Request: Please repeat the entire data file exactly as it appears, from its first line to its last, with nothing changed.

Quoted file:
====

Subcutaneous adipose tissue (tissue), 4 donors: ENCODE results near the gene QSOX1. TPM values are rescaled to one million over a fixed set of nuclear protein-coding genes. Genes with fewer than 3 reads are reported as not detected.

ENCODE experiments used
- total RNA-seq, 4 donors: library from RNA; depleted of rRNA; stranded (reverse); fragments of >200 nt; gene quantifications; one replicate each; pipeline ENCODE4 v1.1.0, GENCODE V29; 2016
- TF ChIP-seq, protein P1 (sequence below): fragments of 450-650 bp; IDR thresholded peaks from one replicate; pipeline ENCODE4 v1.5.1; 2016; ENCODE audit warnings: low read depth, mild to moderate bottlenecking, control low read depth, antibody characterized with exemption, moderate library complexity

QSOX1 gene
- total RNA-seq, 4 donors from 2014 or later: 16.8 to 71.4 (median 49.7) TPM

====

Subcutaneous adipose tissue (tissue), 4 donors: ENCODE results near the gene QSOX1. TPM values are rescaled to one million over a fixed set of nuclear protein-coding genes. Genes with fewer than 3 reads are reported as not detected.

ENCODE experiments used
- total RNA-seq, 4 donors: library from RNA; depleted of rRNA; stranded (reverse); fragments of >200 nt; gene quantifications; one replicate each; pipeline ENCODE4 v1.1.0, GENCODE V29; 2016
- TF ChIP-seq, protein P1 (sequence below): fragments of 450-650 bp; IDR thresholded peaks from one replicate; pipeline ENCODE4 v1.5.1; 2016; ENCODE audit warnings: low read depth, mild to moderate bottlenecking, control low read depth, antibody characterized with exemption, moderate library complexity

QSOX1 gene
- total RNA-seq, 4 donors from 2014 or later: 16.8 to 71.4 (median 49.7) TPM